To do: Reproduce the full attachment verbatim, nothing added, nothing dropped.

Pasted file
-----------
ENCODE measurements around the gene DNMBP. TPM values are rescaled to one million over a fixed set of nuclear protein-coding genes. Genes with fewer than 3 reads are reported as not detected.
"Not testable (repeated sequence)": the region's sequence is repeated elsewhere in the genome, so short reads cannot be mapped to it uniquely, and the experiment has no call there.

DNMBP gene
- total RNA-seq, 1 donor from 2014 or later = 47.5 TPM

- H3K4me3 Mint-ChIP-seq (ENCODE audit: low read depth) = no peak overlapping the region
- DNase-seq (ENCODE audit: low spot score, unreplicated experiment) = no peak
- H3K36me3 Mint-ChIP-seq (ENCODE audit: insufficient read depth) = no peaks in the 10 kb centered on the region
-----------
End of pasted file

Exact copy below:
ENCODE measurements around the gene DNMBP. TPM values are rescaled to one million over a fixed set of nuclear protein-coding genes. Genes with fewer than 3 reads are reported as not detected.
"Not testable (repeated sequence)": the region's sequence is repeated elsewhere in the genome, so short reads cannot be mapped to it uniquely, and the experiment has no call there.

DNMBP gene
- total RNA-seq, 1 donor from 2014 or later = 47.5 TPM

- H3K4me3 Mint-ChIP-seq (ENCODE audit: low read depth) = no peak overlapping the region
- DNase-seq (ENCODE audit: low spot score, unreplicated experiment) = no peak
- H3K36me3 Mint-ChIP-seq (ENCODE audit: insufficient read depth) = no peaks in the 10 kb centered on the region